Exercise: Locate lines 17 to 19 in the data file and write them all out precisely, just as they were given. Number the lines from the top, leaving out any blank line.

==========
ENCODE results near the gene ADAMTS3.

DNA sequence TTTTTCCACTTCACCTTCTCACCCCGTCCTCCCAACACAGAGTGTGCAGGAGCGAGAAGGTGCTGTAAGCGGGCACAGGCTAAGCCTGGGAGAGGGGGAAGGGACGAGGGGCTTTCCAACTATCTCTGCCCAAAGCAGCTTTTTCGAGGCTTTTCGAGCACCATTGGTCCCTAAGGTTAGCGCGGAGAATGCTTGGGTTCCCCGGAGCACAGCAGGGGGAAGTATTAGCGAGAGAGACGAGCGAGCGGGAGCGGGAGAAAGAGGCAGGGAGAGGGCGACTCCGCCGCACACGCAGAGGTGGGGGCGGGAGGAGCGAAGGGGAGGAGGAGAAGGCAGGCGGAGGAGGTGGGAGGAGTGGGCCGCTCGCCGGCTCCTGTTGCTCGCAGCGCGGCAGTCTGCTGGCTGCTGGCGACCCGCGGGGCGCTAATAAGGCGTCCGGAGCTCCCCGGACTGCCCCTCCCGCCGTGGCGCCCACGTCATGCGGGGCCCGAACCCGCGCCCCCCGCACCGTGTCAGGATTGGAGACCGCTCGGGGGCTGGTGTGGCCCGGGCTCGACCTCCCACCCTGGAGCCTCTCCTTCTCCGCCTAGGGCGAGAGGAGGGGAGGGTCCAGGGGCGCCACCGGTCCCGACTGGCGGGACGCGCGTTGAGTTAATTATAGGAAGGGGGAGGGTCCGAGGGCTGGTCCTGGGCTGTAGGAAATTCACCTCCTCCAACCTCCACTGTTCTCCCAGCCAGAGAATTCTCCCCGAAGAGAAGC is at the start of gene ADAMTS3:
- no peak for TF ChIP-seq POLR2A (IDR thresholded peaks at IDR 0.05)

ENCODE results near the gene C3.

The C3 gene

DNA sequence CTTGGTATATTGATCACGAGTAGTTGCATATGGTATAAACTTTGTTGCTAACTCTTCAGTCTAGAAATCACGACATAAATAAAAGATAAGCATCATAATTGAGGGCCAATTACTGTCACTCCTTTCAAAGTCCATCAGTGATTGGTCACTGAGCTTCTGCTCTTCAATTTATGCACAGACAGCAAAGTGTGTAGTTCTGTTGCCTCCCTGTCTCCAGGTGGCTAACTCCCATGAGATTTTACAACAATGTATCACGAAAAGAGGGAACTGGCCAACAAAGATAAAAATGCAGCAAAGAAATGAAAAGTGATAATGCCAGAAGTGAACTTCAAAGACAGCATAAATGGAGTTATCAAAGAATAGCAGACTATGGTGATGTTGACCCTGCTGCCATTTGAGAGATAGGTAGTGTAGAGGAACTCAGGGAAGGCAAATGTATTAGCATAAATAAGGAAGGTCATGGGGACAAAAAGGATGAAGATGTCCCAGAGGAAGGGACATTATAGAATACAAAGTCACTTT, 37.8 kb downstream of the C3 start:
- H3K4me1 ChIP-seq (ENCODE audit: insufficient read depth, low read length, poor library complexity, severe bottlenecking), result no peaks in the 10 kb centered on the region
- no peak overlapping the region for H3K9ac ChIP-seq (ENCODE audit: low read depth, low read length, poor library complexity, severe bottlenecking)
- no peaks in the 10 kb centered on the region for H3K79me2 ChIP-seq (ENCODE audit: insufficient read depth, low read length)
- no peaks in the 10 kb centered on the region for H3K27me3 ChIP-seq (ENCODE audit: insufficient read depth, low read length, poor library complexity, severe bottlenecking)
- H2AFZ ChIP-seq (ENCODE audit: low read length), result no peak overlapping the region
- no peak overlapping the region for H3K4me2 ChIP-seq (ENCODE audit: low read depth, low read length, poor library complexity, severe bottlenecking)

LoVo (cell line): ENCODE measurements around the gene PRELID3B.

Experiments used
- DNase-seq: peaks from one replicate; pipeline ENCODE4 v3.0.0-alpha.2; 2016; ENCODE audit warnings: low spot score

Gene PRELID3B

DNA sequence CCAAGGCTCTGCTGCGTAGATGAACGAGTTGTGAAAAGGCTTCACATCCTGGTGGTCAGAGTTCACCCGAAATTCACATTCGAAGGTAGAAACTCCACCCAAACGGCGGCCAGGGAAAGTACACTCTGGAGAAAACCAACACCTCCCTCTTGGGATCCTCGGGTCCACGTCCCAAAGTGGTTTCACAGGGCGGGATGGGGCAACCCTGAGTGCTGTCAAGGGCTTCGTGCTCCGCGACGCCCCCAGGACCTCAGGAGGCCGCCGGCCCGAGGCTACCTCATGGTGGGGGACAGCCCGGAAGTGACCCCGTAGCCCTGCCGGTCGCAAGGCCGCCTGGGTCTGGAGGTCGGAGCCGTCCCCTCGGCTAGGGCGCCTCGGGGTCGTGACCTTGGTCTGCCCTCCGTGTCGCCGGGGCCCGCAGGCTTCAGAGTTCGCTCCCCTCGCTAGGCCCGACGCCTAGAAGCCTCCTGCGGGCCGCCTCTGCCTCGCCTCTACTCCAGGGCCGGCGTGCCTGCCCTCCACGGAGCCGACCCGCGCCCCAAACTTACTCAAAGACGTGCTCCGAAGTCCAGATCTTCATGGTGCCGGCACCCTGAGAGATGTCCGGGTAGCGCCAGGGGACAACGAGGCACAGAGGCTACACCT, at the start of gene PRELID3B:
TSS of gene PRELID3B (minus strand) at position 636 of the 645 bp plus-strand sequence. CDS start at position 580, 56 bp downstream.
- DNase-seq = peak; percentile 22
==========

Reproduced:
DNA sequence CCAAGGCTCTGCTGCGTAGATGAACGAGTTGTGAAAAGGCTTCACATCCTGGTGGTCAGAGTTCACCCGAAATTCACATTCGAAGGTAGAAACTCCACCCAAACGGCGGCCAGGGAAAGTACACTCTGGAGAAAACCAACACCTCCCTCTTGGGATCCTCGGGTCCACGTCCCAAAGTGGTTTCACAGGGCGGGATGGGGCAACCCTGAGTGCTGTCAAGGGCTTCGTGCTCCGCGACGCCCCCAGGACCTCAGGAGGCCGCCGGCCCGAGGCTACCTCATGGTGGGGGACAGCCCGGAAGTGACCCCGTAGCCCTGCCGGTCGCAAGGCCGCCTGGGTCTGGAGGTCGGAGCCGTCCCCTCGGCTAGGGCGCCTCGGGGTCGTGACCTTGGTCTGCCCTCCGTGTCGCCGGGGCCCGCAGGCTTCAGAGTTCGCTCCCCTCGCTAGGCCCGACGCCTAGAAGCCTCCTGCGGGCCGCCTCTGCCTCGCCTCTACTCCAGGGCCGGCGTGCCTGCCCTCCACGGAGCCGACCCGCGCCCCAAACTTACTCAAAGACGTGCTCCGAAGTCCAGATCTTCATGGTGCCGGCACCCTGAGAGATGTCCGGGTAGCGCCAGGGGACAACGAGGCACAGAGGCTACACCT, at the start of gene PRELID3B:
TSS of gene PRELID3B (minus strand) at position 636 of the 645 bp plus-strand sequence. CDS start at position 580, 56 bp downstream.
- DNase-seq = peak; percentile 22